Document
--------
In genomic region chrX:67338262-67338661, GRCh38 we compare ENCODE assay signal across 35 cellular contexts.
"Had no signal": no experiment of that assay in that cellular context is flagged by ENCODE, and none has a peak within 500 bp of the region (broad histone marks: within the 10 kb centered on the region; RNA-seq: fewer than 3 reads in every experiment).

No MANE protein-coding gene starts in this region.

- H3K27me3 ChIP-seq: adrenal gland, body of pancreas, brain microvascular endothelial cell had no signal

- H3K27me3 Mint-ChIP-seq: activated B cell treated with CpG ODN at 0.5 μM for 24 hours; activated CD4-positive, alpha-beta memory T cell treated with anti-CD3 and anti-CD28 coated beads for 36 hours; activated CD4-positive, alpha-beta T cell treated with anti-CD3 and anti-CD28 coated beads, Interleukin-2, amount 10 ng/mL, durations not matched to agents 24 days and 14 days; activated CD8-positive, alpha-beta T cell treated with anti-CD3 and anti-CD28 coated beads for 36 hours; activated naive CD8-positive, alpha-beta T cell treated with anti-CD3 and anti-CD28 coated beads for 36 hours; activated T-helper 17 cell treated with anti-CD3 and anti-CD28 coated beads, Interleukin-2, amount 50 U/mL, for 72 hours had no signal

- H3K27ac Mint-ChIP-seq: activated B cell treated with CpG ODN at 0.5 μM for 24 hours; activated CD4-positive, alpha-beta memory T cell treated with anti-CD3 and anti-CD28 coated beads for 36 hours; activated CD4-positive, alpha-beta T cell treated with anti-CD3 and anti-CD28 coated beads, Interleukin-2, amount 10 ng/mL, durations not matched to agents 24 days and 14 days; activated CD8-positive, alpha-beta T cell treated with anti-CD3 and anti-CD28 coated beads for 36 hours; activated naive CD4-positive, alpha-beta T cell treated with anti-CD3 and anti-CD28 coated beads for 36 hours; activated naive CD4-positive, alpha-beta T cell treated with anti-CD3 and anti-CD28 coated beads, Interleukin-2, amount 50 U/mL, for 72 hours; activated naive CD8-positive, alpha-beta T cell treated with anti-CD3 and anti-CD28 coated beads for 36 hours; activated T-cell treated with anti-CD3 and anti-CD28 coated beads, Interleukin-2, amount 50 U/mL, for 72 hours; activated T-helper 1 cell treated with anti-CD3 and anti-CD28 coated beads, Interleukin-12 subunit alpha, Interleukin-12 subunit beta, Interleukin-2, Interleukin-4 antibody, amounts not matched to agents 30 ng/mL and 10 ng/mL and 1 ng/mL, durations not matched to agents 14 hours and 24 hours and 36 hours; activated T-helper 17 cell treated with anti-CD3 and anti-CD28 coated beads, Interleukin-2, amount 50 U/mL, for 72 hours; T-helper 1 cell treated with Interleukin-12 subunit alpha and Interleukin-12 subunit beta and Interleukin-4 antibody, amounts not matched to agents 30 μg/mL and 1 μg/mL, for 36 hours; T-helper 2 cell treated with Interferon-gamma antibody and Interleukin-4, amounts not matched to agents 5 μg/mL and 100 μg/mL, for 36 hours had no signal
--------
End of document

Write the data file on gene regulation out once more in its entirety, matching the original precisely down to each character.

In genomic region chrX:67338262-67338661, GRCh38 we compare ENCODE assay signal across 35 cellular contexts.
"Had no signal": no experiment of that assay in that cellular context is flagged by ENCODE, and none has a peak within 500 bp of the region (broad histone marks: within the 10 kb centered on the region; RNA-seq: fewer than 3 reads in every experiment).

No MANE protein-coding gene starts in this region.

- H3K27me3 ChIP-seq: adrenal gland, body of pancreas, brain microvascular endothelial cell had no signal

- H3K27me3 Mint-ChIP-seq: activated B cell treated with CpG ODN at 0.5 μM for 24 hours; activated CD4-positive, alpha-beta memory T cell treated with anti-CD3 and anti-CD28 coated beads for 36 hours; activated CD4-positive, alpha-beta T cell treated with anti-CD3 and anti-CD28 coated beads, Interleukin-2, amount 10 ng/mL, durations not matched to agents 24 days and 14 days; activated CD8-positive, alpha-beta T cell treated with anti-CD3 and anti-CD28 coated beads for 36 hours; activated naive CD8-positive, alpha-beta T cell treated with anti-CD3 and anti-CD28 coated beads for 36 hours; activated T-helper 17 cell treated with anti-CD3 and anti-CD28 coated beads, Interleukin-2, amount 50 U/mL, for 72 hours had no signal

- H3K27ac Mint-ChIP-seq: activated B cell treated with CpG ODN at 0.5 μM for 24 hours; activated CD4-positive, alpha-beta memory T cell treated with anti-CD3 and anti-CD28 coated beads for 36 hours; activated CD4-positive, alpha-beta T cell treated with anti-CD3 and anti-CD28 coated beads, Interleukin-2, amount 10 ng/mL, durations not matched to agents 24 days and 14 days; activated CD8-positive, alpha-beta T cell treated with anti-CD3 and anti-CD28 coated beads for 36 hours; activated naive CD4-positive, alpha-beta T cell treated with anti-CD3 and anti-CD28 coated beads for 36 hours; activated naive CD4-positive, alpha-beta T cell treated with anti-CD3 and anti-CD28 coated beads, Interleukin-2, amount 50 U/mL, for 72 hours; activated naive CD8-positive, alpha-beta T cell treated with anti-CD3 and anti-CD28 coated beads for 36 hours; activated T-cell treated with anti-CD3 and anti-CD28 coated beads, Interleukin-2, amount 50 U/mL, for 72 hours; activated T-helper 1 cell treated with anti-CD3 and anti-CD28 coated beads, Interleukin-12 subunit alpha, Interleukin-12 subunit beta, Interleukin-2, Interleukin-4 antibody, amounts not matched to agents 30 ng/mL and 10 ng/mL and 1 ng/mL, durations not matched to agents 14 hours and 24 hours and 36 hours; activated T-helper 17 cell treated with anti-CD3 and anti-CD28 coated beads, Interleukin-2, amount 50 U/mL, for 72 hours; T-helper 1 cell treated with Interleukin-12 subunit alpha and Interleukin-12 subunit beta and Interleukin-4 antibody, amounts not matched to agents 30 μg/mL and 1 μg/mL, for 36 hours; T-helper 2 cell treated with Interferon-gamma antibody and Interleukin-4, amounts not matched to agents 5 μg/mL and 100 μg/mL, for 36 hours had no signal